Mrs. M called me the other day and asked the above question? She said God teaches us to love everybody, even our enemy, so He must love the devil. I wasn't quite prepared to answer this question, but I felt sure she was wrong and there was some contradiction involved.
The web provided several items on the subject, mostly from Protestants--even Billy Graham stated that God hated the devil. The Catholic Encyclopedia article on the devil did not answer the question, so it appeared to me that the answer was a matter of theological speculation. [Suarez, De Angelis was referenced as being the prime Catholic resource on the angels and Satan.]
So armed with a few printouts of interest, I took three grandchildren with me to visit Mrs. M in the nursing home. On the way, I explained to the 12-, 10-, and 3-year olds the question that Mrs. M had asked. The 10-year old immediately said, "But how can God hate his own creation?" What a question! The Bible is clear that the devil is our adversary and we must oppose him, but does God hate the devil with some divine perfection? My own answer follows, subject to immediate revision should the Church have already addressed this issue.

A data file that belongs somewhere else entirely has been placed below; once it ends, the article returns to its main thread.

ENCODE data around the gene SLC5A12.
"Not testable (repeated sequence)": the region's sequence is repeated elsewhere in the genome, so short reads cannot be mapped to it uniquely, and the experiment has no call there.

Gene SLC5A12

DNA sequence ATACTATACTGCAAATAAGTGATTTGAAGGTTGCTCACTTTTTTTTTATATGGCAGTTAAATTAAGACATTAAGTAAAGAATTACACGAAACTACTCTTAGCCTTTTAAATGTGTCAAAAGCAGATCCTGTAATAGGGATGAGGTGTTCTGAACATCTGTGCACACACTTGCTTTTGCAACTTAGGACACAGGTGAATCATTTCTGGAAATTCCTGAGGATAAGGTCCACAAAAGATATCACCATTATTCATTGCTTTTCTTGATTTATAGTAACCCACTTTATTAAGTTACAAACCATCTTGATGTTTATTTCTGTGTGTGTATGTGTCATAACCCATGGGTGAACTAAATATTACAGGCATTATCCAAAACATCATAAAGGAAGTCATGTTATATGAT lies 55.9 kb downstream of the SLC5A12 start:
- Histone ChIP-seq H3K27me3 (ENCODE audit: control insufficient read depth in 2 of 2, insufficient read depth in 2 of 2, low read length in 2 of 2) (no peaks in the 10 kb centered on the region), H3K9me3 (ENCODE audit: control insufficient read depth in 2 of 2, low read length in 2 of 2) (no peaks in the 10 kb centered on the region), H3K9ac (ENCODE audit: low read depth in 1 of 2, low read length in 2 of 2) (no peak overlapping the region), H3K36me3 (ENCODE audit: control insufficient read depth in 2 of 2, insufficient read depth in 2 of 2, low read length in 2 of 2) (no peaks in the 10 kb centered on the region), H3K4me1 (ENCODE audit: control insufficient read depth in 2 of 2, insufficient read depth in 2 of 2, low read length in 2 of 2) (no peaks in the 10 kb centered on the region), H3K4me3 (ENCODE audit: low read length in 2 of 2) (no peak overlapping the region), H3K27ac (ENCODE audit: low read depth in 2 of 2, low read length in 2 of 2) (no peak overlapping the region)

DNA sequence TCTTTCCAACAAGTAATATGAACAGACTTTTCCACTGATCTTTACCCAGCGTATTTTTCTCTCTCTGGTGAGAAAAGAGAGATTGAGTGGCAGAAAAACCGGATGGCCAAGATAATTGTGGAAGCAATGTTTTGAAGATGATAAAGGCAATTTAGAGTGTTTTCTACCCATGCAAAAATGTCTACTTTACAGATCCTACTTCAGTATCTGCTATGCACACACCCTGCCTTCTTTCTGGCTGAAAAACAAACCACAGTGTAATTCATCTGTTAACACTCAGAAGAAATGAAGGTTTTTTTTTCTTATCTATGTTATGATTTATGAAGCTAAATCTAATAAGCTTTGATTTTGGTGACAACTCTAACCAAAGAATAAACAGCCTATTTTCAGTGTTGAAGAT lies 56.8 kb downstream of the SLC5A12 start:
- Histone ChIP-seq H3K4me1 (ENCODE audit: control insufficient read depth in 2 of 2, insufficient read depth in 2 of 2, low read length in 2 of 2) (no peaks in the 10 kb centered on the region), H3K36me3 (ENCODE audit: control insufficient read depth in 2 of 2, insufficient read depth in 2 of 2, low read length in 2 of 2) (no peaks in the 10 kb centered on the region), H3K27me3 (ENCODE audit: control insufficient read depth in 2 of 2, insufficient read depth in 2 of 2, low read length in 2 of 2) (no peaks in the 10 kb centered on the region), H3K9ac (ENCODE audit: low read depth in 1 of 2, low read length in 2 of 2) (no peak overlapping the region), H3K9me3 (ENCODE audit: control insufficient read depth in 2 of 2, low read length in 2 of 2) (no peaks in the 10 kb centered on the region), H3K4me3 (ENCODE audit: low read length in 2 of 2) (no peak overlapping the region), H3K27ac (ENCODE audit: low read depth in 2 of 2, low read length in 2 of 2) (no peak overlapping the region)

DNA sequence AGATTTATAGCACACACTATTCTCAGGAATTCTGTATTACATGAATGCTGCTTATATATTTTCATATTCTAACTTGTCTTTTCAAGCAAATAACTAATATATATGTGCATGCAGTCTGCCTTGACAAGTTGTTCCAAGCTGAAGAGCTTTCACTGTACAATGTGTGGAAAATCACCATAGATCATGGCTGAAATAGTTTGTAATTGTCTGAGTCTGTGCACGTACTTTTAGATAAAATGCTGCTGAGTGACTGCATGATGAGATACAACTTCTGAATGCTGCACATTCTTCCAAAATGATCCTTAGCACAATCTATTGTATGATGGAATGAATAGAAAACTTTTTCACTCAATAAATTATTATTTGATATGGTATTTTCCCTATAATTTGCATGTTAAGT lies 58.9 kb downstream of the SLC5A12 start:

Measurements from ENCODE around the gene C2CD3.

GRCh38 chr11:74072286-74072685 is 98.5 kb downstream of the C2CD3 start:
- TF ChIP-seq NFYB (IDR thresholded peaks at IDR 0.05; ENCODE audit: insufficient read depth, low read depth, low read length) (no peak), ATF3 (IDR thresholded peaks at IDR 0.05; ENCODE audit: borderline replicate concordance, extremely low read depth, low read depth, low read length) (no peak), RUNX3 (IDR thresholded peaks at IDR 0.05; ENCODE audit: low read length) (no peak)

God and the devil exist outside of the dimension of time in our universe: God as creator of time and all else that exists, and the devil as a spiritual being created by God. God loves the devil because God loves His own handiwork. However, the devil has an unrestricted free will because he is not tempted by anything external to his own nature. God hates the devil for what the devil has freely chosen to become.
In contrast to our sins which can be forgiven in this world, the devil's sin is unforgivable. Even the sins of our enemies can be forgiven. Moreover, Christians are required to be part of God's plan to give His love to our enemies so they are not eternally damned. Not so for our enemy the devil. Once the devil sinned, he sinned forever.
A basic principle of Christianity is "Mercy in this world; justice in the next." God is unmerciful outside of time, because then His mercy would contradict His justice--and God is NOT contradictory! The devil's sin is unforgivable because he cannot change; change requires intelligent beings to exist within time.
When Satan rebelled, God may have constrained the devil to the straitjacket of time to suffer in hell and to tempt man, yet not to know the future. God foresaw the devil's arrogance, yet the devil's pride and his temptations of man are part of God's plan in time.